What is spiritual/new age fiction? Novels such as Art of Racing in the Rain by Garth Stein, The Alchemist by Paulo Coelho, or Celestine Prophecy by James Redfield. Similar books might be labeled Spiritual, Metaphysical, Speculative Fiction, Visionary Fiction, or Paranormal, but labels don’t matter.
What good spiritual/new age novels all have in common is that the authors weave spiritual and metaphysical themes into strong story lines that keep readers turning the pages despite their sometimes pedantic tone. Readers want to be both entertained and educated. They want to get lost in an enthralling story that captivates their emotions and nourishes their spirit. Keenly interested in all things spiritual but not necessarily religious, they want to have fun learning, instead of wading through a nonfiction tome.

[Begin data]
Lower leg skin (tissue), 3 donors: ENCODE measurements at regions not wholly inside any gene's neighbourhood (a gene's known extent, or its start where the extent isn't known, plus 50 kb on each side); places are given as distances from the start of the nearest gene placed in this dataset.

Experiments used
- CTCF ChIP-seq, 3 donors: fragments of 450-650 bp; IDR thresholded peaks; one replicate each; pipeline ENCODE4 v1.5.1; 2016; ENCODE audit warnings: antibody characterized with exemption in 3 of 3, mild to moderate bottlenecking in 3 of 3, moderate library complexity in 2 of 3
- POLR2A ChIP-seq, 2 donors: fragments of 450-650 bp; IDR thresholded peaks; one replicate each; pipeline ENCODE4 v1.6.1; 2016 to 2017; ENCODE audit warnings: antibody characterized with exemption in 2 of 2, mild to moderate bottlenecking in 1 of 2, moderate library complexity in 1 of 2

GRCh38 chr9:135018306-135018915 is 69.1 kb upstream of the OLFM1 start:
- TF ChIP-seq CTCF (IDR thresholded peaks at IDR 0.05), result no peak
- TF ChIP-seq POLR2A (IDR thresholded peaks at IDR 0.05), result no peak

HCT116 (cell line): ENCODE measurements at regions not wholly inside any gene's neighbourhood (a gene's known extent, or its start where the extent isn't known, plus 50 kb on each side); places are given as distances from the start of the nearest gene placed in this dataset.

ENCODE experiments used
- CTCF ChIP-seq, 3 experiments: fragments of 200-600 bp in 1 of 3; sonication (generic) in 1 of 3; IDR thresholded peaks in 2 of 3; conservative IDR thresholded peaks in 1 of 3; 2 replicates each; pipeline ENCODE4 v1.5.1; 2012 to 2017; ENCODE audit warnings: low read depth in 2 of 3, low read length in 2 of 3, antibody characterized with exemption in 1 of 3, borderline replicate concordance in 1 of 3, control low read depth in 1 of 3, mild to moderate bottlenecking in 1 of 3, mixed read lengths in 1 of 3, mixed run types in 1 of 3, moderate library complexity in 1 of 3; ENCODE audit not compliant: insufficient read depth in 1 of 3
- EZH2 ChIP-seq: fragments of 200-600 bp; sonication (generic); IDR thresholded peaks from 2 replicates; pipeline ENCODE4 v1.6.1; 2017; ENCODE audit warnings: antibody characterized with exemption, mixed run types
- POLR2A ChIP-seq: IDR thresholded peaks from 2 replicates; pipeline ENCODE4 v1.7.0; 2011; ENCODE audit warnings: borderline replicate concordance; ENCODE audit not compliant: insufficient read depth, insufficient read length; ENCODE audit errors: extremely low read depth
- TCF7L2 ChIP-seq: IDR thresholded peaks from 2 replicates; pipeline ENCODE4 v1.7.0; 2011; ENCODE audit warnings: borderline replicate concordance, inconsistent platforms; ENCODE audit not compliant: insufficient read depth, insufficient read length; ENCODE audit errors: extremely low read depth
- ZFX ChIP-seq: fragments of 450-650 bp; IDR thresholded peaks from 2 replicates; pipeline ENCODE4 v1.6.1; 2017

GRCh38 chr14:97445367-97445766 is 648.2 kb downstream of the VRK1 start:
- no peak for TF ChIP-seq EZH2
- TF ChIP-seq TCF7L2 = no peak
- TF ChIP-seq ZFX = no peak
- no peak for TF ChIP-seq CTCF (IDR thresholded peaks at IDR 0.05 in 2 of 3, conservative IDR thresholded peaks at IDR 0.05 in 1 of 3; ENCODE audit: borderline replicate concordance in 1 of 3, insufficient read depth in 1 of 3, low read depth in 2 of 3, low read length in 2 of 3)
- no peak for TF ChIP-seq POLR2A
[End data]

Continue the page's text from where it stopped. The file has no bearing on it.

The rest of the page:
How do you write good spiritual/new age fiction? Understand what readers want. In The Writer Magazine, Salon critic Laura Miller identifies what readers care about in order of importance:
Note that theme is last on the list. You first must have great characters and a solid plot, and then structure your thematic elements to support the story without overwhelming it.
Where do spiritual/new age authors go wrong? They forget that fiction comes first. Many write fictionalized memoirs that don’t meet the basic requirements for a good novel: A great story and engaging characters. Some write instructional guides draped in fictional trappings. Even if the spiritual message is strong, weak writing skills can drive the reader, who first and foremost wants to be entertained, to drop the book before any education can take place. Good spiritual/new age fiction appeals to both the emotions and the intellect.